Congress eyes lab waiver

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It appears unlikely the Los Alamos National Laboratory will receive any more award-term waivers.

If it does, Congress likely will have to get involved. 

A report in the Nuclear Weapons Materials Monitor indicates Senate appropriators have included language as part of their version of the Fiscal Year 2014 Energy and Water Appropriations Act that would require a “detailed explanation” of any changes to field office Performance Evaluation Reviews.

According to the Senate Appropriations Committee report accompanying the bill, “award term extensions create a long term financial liability for the federal government and should be awarded based on merit.

“The committee believes NNSA must provide an explanation if at-risk award fees are adjusted and award term extensions granted that differ from field office recommendations.”

Last year, the lab received a one-time waiver from the NNSA fee determining official — principal deputy administrator Neile Miller, who left the post at the end of June.

In a letter from former Los Alamos Site Office head Kevin Smith to Miller, the award term (one-year contract extension) originally was not granted. But at the bottom of the letter, the no was scratched out with a notation, “Yes. Contingent on LANS letter attached.”

That LANS letter was written by DOE Senior Procurement Executive Joseph Waddell to lab director Charlie McMillan, on Dec. 7.

The letter stated that Los Alamos National Security had been granted a waiver for the FY-12 NNSA fee by the Fee Determining Official (Miller).

According to the letter, LANS met two of the three criteria but earned less than 80 percent overall at-risk fees. LANS earned just 68 percent

Waddell’s letter stated that the “NNSA Fee Determining Official has nevertheless expressed a desire to award LANS in recognition of LANS’ acceptance of full responsibility and accountability for problems that have arisen under the Nuclear Materials Safeguards and Security Upgrades Phase II Project and for moving aggressively to correct the issues.

“In order to facilitate the FDO’s wishes, I hereby provide a one-time waiver to the restrictions of clause H-13 so that the clause remains operable and the award term remains available for the FDO to grant for the FY-12 performance evaluation notwithstanding LANS is being awarded $31,624,479 (or 68 percent) of overall at-risk fee.”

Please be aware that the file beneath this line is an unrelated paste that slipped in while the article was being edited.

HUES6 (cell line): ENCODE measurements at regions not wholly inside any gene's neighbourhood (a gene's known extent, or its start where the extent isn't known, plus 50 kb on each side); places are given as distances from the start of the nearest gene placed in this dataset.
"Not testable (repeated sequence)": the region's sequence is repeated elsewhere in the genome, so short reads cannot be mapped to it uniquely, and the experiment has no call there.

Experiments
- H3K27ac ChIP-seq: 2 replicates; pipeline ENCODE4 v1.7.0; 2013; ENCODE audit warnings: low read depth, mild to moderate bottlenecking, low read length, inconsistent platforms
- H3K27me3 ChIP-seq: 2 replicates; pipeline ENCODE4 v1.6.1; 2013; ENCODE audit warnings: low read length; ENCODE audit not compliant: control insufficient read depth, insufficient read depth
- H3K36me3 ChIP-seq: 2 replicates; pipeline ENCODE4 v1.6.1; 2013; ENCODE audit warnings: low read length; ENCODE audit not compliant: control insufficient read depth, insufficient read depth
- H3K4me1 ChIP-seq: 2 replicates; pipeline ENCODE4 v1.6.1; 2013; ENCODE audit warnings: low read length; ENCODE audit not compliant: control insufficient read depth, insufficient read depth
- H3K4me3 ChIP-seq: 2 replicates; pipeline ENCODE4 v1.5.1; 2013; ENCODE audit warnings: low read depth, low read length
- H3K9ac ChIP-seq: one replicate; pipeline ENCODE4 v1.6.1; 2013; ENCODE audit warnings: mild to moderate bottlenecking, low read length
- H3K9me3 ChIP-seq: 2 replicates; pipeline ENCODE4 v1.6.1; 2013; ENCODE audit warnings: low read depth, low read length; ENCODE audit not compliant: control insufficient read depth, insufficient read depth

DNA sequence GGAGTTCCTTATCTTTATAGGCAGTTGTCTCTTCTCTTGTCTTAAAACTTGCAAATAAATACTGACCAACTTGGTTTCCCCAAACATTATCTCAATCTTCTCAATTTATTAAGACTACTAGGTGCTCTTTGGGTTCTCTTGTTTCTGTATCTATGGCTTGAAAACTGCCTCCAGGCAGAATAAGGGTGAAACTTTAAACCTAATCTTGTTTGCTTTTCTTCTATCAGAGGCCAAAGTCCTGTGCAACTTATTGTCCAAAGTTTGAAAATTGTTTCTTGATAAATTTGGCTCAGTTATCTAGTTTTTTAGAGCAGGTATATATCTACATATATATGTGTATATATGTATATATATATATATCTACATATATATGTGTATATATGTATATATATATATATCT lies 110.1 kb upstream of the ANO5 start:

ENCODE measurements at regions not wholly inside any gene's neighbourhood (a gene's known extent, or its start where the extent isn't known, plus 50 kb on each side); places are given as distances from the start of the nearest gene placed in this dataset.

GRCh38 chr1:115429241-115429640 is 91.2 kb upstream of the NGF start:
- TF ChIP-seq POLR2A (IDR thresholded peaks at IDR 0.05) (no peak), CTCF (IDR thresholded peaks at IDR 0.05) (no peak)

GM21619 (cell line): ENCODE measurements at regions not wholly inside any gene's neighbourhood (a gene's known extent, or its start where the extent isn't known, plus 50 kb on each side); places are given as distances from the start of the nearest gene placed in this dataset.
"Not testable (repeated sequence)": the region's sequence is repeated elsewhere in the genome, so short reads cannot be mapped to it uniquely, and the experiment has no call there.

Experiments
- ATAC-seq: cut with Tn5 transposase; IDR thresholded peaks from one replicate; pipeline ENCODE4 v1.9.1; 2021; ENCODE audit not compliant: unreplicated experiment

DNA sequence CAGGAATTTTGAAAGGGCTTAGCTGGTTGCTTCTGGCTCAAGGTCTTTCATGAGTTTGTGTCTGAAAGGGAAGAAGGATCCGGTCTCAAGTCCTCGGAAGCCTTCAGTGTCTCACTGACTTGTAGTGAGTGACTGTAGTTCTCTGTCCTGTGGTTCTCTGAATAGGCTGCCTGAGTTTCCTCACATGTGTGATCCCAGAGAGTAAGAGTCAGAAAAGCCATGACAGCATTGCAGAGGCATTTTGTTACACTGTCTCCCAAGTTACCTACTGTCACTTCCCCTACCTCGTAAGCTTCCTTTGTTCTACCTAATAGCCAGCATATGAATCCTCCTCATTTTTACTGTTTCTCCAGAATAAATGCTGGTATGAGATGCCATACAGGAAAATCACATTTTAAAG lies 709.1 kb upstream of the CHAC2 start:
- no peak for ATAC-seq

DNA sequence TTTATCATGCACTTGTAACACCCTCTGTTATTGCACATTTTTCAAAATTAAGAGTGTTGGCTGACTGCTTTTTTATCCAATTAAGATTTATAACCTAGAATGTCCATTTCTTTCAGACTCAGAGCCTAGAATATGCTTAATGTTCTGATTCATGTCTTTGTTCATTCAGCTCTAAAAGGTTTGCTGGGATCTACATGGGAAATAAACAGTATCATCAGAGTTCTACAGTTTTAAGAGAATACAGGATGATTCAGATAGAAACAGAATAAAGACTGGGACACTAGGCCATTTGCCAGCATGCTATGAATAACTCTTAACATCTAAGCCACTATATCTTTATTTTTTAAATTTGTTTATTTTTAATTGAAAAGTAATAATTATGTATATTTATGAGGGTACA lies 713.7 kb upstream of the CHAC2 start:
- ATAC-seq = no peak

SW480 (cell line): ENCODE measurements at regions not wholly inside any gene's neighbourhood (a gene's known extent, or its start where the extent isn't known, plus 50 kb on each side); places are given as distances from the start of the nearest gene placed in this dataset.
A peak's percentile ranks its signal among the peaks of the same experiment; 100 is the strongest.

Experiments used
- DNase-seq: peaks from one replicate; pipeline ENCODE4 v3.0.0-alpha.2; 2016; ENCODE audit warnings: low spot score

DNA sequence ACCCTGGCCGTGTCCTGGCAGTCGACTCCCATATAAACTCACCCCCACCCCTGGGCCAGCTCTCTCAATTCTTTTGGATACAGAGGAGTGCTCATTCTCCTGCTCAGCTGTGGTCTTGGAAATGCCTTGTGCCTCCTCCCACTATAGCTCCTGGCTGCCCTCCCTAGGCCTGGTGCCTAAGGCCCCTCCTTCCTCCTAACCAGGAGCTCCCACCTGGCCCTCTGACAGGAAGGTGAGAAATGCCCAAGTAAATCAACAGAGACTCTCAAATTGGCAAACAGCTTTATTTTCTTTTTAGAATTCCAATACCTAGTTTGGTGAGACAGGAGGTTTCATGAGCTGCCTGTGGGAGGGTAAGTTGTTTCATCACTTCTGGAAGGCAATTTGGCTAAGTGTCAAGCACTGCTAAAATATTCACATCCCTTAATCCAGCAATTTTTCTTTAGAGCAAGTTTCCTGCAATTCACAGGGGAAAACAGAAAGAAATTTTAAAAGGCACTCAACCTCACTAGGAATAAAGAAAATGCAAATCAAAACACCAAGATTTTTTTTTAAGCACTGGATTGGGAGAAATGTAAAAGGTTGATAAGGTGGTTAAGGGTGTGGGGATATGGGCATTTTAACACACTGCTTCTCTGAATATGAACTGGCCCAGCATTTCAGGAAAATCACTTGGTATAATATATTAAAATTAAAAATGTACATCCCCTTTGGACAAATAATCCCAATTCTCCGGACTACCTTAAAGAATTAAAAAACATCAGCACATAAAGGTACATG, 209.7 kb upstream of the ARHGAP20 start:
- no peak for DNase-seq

Miller also granted a one-year waiver to Lawrence Livermore lab.

Miller adjusted Livermore’s fee in December, giving the lab contractor an extra $541,527 to help it meet the 80 percent mark. 

Miller told the trade publication,  “That is the flexibility I have as a Fee Determining Official and I believe when I do those determinations I’m taking into account not only what has gone on specifically that the site manager is referring to but sort of bigger picture and strategic objectives that NNSA has at that given site, and I have the fee that I determine reflect that,” Miller said.

According to the trade publication, the decisions drew concern from Congress, and from the Government Accountability Office. 

At the Nuclear Deterrence Summit in February, GAO Assistant Director Allison Bawden suggested that the inconsistent administration of contract incentives like the award term extensions could lead companies to “cherry-pick” certain incentives believed to be worth achieving and “counting on the fee determining official to see its wisdom” could erode the ability of field managers to make tough decisions.

“What kind of message do these actions send to potential bidders on future M&O contracts? Will they take the contract structures as seriously?” Bawden asked.

The trade publication report said, House Energy and Water Appropriations Subcommittee Chairman Rodney Frelinghuysen (R-N.J.) said the agency did itself a “tremendous disservice” by granting the award term extensions when he briefly raised the issue at a subcommittee hearing on DOE project management in March.

And  Sen. Dianne Feinstein (D-Calif.), who chairs the Senate Energy and Water Appropriations Subcommittee, called the decision “unbelievable” during a panel hearing in April. 

“Why would contracts be extended if people are not performing?” Feinstein asked.